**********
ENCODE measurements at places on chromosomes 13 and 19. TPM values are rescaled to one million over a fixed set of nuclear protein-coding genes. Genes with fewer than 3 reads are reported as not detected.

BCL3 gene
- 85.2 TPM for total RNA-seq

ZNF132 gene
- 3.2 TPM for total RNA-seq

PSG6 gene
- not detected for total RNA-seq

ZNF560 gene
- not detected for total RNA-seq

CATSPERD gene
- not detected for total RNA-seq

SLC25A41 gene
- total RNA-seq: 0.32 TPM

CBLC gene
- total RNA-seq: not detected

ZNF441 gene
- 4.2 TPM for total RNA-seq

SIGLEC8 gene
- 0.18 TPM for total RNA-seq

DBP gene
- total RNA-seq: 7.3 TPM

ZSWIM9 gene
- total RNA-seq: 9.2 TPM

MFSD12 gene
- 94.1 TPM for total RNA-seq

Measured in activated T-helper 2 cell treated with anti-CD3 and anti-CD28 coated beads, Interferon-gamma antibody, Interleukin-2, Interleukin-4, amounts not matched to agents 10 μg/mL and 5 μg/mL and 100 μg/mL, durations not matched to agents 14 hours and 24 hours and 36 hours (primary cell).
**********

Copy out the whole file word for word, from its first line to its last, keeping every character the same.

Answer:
ENCODE measurements at places on chromosomes 13 and 19. TPM values are rescaled to one million over a fixed set of nuclear protein-coding genes. Genes with fewer than 3 reads are reported as not detected.

BCL3 gene
- 85.2 TPM for total RNA-seq

ZNF132 gene
- 3.2 TPM for total RNA-seq

PSG6 gene
- not detected for total RNA-seq

ZNF560 gene
- not detected for total RNA-seq

CATSPERD gene
- not detected for total RNA-seq

SLC25A41 gene
- total RNA-seq: 0.32 TPM

CBLC gene
- total RNA-seq: not detected

ZNF441 gene
- 4.2 TPM for total RNA-seq

SIGLEC8 gene
- 0.18 TPM for total RNA-seq

DBP gene
- total RNA-seq: 7.3 TPM

ZSWIM9 gene
- total RNA-seq: 9.2 TPM

MFSD12 gene
- 94.1 TPM for total RNA-seq

Measured in activated T-helper 2 cell treated with anti-CD3 and anti-CD28 coated beads, Interferon-gamma antibody, Interleukin-2, Interleukin-4, amounts not matched to agents 10 μg/mL and 5 μg/mL and 100 μg/mL, durations not matched to agents 14 hours and 24 hours and 36 hours (primary cell).